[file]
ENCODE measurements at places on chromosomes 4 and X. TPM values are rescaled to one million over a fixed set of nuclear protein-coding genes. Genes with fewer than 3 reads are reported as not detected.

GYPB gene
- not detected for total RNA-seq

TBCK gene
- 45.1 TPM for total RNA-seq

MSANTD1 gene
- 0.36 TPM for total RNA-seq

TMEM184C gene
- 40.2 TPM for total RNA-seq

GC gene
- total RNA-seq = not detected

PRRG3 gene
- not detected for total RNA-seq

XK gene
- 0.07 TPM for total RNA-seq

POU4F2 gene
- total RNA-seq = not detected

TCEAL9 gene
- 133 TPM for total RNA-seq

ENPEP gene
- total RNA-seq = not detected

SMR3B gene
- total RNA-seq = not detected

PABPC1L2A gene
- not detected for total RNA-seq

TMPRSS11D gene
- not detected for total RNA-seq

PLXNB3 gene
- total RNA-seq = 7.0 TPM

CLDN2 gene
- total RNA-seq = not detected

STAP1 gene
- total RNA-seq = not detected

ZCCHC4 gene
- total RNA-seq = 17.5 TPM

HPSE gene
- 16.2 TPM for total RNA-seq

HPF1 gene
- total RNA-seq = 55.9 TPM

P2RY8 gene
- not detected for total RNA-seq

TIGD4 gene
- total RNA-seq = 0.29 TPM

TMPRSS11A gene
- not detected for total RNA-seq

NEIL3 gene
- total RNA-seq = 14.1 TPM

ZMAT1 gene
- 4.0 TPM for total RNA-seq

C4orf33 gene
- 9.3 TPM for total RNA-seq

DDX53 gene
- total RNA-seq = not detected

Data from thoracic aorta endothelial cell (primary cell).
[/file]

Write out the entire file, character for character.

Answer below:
ENCODE measurements at places on chromosomes 4 and X. TPM values are rescaled to one million over a fixed set of nuclear protein-coding genes. Genes with fewer than 3 reads are reported as not detected.

GYPB gene
- not detected for total RNA-seq

TBCK gene
- 45.1 TPM for total RNA-seq

MSANTD1 gene
- 0.36 TPM for total RNA-seq

TMEM184C gene
- 40.2 TPM for total RNA-seq

GC gene
- total RNA-seq = not detected

PRRG3 gene
- not detected for total RNA-seq

XK gene
- 0.07 TPM for total RNA-seq

POU4F2 gene
- total RNA-seq = not detected

TCEAL9 gene
- 133 TPM for total RNA-seq

ENPEP gene
- total RNA-seq = not detected

SMR3B gene
- total RNA-seq = not detected

PABPC1L2A gene
- not detected for total RNA-seq

TMPRSS11D gene
- not detected for total RNA-seq

PLXNB3 gene
- total RNA-seq = 7.0 TPM

CLDN2 gene
- total RNA-seq = not detected

STAP1 gene
- total RNA-seq = not detected

ZCCHC4 gene
- total RNA-seq = 17.5 TPM

HPSE gene
- 16.2 TPM for total RNA-seq

HPF1 gene
- total RNA-seq = 55.9 TPM

P2RY8 gene
- not detected for total RNA-seq

TIGD4 gene
- total RNA-seq = 0.29 TPM

TMPRSS11A gene
- not detected for total RNA-seq

NEIL3 gene
- total RNA-seq = 14.1 TPM

ZMAT1 gene
- 4.0 TPM for total RNA-seq

C4orf33 gene
- 9.3 TPM for total RNA-seq

DDX53 gene
- total RNA-seq = not detected

Data from thoracic aorta endothelial cell (primary cell).